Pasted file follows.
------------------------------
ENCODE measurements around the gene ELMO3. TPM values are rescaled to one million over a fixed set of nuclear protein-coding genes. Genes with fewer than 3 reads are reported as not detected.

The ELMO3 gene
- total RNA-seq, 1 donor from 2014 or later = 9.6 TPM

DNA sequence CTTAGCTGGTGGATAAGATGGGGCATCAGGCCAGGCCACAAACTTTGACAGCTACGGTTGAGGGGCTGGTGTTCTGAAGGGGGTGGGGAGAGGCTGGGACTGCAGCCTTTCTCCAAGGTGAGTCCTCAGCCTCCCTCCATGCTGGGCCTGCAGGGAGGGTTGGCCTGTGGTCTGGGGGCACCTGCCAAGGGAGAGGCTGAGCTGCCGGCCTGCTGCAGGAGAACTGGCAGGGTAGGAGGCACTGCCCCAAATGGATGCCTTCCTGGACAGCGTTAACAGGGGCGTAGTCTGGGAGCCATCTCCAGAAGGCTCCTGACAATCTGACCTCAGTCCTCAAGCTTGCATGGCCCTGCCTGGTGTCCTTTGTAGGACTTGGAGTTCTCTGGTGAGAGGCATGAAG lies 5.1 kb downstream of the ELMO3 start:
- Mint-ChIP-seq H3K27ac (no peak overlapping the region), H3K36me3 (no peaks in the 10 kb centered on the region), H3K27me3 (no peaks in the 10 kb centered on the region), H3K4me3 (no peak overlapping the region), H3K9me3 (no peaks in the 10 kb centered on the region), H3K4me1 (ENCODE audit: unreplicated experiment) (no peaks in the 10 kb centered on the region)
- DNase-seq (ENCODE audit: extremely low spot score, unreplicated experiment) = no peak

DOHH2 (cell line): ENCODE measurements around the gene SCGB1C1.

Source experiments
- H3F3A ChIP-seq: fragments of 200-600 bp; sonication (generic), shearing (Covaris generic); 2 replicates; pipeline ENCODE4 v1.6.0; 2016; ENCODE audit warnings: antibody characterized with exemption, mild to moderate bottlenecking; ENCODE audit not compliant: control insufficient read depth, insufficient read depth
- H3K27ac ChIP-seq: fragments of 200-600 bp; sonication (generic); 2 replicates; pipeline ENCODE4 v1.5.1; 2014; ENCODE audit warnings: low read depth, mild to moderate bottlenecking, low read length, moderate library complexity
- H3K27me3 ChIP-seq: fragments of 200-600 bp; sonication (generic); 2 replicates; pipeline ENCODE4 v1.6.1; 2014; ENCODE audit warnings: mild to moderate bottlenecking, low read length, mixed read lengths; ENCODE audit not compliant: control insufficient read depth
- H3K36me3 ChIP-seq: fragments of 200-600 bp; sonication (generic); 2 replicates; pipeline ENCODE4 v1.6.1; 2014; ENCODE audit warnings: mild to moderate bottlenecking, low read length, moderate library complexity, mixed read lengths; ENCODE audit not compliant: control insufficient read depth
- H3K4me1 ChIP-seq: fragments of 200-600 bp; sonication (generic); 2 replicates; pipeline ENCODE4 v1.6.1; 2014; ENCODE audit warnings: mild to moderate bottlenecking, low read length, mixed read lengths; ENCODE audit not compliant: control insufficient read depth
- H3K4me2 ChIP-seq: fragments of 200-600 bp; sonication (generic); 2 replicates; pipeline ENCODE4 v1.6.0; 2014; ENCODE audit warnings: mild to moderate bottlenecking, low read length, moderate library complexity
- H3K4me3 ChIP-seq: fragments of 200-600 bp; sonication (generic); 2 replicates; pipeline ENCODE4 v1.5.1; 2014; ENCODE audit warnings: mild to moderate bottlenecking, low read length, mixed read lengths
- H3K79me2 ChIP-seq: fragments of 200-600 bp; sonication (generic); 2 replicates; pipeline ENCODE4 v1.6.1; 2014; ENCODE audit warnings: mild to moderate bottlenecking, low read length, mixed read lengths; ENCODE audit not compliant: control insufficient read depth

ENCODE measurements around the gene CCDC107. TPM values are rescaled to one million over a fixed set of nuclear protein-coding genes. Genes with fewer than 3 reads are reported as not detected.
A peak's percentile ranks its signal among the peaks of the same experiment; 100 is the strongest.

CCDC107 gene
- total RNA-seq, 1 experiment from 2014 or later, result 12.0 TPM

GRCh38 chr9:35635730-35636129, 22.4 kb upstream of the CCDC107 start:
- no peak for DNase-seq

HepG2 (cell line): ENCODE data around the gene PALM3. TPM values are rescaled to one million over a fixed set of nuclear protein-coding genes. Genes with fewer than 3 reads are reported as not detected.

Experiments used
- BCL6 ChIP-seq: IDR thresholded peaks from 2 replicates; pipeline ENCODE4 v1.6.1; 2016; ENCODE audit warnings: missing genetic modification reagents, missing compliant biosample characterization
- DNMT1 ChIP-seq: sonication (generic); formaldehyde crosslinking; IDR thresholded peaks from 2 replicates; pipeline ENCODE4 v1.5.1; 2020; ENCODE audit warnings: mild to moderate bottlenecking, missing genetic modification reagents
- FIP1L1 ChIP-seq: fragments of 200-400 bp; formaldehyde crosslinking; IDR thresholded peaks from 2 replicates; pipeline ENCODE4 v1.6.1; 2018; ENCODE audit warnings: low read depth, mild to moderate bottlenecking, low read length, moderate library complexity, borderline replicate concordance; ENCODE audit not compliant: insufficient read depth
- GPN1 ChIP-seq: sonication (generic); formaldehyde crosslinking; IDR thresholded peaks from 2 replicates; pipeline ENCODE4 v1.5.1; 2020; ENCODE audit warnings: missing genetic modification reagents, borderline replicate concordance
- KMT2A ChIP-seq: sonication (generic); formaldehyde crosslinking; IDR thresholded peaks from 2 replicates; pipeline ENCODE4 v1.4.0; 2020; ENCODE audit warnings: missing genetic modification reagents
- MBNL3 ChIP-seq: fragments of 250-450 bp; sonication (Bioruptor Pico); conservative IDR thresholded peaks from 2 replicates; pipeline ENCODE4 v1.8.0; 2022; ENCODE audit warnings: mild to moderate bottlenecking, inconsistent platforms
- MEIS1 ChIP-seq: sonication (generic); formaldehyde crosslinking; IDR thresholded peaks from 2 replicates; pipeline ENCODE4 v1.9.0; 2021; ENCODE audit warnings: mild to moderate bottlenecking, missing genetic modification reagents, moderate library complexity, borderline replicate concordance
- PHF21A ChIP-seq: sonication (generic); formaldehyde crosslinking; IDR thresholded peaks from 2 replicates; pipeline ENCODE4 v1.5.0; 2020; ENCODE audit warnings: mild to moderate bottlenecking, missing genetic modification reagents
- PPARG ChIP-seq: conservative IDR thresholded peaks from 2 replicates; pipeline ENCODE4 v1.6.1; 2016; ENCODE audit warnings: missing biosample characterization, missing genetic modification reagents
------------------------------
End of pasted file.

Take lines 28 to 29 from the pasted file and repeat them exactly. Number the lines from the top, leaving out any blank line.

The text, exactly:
- GPN1 ChIP-seq: sonication (generic); formaldehyde crosslinking; IDR thresholded peaks from 2 replicates; pipeline ENCODE4 v1.5.1; 2020; ENCODE audit warnings: missing genetic modification reagents, borderline replicate concordance
- KMT2A ChIP-seq: sonication (generic); formaldehyde crosslinking; IDR thresholded peaks from 2 replicates; pipeline ENCODE4 v1.4.0; 2020; ENCODE audit warnings: missing genetic modification reagents